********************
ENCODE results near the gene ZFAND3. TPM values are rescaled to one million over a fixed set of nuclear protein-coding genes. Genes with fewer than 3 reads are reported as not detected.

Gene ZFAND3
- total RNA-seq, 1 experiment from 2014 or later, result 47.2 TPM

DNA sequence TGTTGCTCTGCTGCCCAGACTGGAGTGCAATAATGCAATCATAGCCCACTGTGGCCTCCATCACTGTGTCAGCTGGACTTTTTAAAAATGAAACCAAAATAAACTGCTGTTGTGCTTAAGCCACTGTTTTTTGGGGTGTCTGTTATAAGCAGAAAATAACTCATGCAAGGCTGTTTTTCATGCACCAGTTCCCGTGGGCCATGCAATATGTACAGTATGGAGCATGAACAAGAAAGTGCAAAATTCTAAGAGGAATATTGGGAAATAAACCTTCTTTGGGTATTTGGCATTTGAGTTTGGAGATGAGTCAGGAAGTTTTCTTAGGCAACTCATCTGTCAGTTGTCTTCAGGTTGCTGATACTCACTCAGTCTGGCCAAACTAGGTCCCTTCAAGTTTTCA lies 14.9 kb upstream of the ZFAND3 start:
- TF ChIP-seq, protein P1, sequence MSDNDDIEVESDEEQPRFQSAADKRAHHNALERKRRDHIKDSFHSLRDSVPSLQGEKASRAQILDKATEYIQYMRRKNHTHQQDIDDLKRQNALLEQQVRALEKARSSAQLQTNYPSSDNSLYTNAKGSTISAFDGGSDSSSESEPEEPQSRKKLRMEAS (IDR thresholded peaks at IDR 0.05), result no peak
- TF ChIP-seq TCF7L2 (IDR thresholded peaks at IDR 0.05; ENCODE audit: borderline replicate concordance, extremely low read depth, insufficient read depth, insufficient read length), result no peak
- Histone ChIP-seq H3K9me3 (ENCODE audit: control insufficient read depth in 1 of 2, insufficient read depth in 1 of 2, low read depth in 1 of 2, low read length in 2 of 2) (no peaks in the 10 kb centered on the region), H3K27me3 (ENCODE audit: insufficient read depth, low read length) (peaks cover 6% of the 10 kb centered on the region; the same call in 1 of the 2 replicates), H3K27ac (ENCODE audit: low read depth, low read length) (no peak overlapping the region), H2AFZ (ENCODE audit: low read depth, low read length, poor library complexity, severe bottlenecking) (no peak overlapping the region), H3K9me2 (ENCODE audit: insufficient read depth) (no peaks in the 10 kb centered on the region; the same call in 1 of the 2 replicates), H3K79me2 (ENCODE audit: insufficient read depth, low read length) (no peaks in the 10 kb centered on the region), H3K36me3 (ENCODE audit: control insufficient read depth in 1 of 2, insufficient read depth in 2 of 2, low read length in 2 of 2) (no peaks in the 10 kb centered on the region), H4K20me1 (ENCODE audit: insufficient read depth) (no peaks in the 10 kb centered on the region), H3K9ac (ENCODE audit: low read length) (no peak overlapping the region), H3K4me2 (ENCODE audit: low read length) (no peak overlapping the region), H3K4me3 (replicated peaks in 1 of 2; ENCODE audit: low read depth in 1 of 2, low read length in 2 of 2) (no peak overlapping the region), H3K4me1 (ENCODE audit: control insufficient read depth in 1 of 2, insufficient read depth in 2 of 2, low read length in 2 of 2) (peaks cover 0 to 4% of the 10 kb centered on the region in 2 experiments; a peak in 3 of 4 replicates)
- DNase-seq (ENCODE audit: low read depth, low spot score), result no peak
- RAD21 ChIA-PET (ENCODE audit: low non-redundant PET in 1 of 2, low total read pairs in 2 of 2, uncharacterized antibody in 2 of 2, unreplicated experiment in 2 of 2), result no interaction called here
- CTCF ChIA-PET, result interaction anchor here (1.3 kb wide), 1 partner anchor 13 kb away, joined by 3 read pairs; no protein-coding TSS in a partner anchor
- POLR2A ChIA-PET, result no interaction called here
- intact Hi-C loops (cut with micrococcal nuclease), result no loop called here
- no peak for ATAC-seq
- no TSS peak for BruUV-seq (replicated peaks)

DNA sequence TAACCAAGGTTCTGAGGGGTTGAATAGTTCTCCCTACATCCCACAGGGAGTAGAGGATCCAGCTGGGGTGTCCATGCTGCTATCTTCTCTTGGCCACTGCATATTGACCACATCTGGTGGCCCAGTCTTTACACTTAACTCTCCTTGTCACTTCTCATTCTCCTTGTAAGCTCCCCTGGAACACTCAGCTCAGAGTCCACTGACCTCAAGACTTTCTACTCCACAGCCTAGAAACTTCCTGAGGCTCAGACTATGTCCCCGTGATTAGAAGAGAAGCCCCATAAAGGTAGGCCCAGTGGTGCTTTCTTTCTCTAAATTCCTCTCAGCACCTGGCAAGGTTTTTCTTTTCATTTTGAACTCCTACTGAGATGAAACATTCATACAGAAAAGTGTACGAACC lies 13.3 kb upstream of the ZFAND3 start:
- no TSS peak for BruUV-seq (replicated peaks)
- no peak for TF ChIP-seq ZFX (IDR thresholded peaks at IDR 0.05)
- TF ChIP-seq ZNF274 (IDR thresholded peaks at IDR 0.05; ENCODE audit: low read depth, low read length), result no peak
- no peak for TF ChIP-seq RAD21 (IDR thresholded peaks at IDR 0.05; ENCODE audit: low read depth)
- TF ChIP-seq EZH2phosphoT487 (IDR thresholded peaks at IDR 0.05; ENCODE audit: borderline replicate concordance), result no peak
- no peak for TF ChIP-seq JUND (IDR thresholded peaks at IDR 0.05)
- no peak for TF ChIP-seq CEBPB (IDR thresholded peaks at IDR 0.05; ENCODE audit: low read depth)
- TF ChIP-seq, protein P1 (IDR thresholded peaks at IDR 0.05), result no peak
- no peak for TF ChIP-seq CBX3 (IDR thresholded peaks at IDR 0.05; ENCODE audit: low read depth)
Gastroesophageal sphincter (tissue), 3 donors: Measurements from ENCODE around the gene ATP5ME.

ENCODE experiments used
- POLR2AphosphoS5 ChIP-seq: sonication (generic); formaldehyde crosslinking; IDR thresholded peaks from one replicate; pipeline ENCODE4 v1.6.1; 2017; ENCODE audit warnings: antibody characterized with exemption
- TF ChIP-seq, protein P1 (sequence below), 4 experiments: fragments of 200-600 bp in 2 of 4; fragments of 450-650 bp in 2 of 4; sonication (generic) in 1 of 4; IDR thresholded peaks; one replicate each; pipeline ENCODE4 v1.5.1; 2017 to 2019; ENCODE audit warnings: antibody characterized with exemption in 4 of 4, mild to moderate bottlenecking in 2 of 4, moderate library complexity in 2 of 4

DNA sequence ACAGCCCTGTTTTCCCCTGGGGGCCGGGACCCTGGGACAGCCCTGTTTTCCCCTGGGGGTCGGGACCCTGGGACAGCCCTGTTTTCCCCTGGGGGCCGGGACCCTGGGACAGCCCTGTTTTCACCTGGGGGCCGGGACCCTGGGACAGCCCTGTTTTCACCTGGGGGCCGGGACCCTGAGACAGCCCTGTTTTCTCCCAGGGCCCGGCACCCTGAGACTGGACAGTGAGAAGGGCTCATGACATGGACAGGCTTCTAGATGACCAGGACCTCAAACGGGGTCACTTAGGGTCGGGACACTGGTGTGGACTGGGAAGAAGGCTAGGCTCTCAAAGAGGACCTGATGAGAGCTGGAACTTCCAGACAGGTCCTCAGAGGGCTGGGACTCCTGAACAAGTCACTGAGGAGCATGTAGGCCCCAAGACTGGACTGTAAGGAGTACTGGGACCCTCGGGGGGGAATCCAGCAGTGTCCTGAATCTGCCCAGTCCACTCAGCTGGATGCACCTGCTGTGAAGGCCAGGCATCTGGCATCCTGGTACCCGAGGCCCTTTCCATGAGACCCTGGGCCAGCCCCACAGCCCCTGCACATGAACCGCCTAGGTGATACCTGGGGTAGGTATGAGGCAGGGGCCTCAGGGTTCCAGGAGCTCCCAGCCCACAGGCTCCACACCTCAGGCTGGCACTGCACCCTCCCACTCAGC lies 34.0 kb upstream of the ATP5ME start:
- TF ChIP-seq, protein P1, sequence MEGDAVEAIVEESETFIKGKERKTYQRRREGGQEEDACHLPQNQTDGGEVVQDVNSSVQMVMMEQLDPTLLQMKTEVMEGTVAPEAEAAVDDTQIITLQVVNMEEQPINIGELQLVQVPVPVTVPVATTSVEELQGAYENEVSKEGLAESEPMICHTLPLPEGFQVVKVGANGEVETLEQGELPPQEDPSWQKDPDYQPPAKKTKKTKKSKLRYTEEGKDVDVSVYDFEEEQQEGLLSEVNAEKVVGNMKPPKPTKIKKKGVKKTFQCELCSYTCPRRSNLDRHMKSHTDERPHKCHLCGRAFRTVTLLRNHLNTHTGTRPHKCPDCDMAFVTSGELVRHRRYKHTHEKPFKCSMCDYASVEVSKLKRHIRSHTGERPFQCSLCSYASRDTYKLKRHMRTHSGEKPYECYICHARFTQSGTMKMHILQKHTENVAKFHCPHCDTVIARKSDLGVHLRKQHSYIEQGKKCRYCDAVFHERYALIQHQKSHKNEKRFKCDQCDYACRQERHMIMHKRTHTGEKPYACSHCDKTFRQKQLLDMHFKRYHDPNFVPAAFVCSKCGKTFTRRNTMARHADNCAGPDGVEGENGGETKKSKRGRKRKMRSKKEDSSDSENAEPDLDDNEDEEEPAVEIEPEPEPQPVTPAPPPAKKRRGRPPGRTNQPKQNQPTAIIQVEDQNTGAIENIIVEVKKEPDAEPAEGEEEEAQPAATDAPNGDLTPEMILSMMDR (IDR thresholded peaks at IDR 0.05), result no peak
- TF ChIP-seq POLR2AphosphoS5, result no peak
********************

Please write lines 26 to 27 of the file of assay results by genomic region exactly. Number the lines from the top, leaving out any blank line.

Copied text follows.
ENCODE experiments used
- POLR2AphosphoS5 ChIP-seq: sonication (generic); formaldehyde crosslinking; IDR thresholded peaks from one replicate; pipeline ENCODE4 v1.6.1; 2017; ENCODE audit warnings: antibody characterized with exemption